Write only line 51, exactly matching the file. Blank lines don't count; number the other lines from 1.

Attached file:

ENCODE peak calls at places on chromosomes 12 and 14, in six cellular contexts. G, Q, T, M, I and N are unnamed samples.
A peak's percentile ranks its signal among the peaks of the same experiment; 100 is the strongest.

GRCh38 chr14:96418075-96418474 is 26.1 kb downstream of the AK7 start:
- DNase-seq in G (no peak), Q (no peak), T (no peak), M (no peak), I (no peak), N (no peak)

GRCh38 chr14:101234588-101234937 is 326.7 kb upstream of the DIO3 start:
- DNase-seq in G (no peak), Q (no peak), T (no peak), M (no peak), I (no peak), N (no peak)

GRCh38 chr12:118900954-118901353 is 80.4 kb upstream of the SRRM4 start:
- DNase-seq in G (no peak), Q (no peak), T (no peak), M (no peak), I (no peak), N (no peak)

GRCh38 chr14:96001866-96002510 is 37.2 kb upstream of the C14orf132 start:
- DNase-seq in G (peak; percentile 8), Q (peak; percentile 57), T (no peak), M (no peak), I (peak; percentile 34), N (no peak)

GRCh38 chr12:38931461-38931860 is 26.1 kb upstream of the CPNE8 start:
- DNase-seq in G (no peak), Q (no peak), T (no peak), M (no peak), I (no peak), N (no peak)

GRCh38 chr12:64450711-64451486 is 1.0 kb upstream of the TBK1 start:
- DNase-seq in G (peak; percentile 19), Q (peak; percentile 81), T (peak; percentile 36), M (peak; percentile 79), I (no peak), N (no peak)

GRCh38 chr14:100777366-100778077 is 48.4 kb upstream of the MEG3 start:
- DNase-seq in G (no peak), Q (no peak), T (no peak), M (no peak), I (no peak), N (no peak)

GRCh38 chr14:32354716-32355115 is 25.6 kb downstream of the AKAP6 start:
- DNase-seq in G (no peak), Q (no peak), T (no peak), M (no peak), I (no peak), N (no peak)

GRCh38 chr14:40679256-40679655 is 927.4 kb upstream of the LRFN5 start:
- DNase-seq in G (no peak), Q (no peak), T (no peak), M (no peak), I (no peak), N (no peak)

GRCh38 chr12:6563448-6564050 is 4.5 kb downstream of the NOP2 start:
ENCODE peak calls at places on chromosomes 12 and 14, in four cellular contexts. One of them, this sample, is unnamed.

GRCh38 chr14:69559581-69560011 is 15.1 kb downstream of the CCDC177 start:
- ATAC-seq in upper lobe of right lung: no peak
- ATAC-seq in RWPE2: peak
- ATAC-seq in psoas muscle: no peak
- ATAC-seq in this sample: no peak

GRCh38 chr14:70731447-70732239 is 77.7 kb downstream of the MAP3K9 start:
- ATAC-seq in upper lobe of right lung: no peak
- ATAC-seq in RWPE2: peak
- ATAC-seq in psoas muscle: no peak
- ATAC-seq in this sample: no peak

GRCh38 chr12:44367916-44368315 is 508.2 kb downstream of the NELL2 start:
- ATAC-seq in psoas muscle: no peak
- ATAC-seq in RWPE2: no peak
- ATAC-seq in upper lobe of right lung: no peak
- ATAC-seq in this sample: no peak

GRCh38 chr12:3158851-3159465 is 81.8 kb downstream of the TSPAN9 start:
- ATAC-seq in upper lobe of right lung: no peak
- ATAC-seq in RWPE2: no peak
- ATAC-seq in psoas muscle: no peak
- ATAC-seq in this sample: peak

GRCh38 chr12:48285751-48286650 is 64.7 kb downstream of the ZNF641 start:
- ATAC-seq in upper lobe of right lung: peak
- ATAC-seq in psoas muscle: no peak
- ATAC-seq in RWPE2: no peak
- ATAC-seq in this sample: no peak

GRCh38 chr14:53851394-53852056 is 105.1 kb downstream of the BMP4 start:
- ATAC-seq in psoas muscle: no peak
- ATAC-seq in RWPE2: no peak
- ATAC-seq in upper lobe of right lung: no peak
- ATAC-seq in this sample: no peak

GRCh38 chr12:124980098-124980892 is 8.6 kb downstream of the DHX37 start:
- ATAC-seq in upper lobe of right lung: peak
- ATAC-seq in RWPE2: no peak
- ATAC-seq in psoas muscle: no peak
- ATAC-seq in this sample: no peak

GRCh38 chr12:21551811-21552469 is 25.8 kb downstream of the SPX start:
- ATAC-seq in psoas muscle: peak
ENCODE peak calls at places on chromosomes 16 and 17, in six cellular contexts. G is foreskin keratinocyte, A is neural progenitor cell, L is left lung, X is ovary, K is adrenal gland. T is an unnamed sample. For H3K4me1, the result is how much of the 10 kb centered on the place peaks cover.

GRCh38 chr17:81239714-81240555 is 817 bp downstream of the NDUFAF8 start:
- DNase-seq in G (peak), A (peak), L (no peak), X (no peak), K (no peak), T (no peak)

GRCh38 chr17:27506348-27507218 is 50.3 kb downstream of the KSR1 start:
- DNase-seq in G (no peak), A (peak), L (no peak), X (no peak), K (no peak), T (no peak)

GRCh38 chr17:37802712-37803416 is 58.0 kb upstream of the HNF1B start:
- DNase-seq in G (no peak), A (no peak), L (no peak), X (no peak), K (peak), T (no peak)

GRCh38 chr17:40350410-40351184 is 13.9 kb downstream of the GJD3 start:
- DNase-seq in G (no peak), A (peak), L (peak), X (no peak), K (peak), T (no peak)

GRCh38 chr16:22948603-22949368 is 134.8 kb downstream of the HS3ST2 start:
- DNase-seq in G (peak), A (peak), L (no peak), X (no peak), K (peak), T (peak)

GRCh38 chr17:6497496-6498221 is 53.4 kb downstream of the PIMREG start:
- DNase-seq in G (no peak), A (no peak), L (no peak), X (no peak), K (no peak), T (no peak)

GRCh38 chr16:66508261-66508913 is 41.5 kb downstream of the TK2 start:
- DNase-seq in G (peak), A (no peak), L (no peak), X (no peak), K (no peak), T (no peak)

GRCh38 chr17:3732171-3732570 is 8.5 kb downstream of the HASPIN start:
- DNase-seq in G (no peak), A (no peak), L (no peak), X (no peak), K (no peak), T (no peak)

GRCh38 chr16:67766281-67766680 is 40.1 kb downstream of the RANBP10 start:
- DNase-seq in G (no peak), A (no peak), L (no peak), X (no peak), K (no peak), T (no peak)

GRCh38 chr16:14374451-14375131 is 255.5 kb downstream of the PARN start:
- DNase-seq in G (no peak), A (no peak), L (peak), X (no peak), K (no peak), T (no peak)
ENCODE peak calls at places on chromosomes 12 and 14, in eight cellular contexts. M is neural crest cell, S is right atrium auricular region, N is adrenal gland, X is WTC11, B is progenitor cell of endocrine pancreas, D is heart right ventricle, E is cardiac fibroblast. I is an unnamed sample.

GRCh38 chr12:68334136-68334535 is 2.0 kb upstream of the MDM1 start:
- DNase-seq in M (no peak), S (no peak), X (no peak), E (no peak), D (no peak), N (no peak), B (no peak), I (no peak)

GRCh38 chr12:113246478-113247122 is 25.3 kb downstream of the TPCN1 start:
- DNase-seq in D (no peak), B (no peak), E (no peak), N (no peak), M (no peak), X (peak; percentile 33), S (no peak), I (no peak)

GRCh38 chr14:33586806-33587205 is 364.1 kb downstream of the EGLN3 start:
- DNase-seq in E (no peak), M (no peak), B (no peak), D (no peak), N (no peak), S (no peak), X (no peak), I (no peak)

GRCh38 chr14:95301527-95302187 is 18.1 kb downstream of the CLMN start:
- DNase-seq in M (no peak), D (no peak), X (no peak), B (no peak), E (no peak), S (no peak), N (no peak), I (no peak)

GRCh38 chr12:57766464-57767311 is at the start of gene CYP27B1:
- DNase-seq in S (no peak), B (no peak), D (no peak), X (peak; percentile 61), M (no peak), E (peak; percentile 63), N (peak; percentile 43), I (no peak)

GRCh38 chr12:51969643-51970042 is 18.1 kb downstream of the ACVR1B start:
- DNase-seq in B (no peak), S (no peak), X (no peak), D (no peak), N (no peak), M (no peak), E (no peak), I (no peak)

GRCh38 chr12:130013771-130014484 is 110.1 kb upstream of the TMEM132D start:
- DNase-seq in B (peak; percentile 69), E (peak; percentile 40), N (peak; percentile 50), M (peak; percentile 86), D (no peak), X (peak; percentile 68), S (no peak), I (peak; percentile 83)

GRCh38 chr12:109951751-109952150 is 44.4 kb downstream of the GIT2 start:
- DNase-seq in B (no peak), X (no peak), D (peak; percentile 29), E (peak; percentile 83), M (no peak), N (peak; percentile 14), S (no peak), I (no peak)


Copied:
- ATAC-seq in upper lobe of right lung: no peak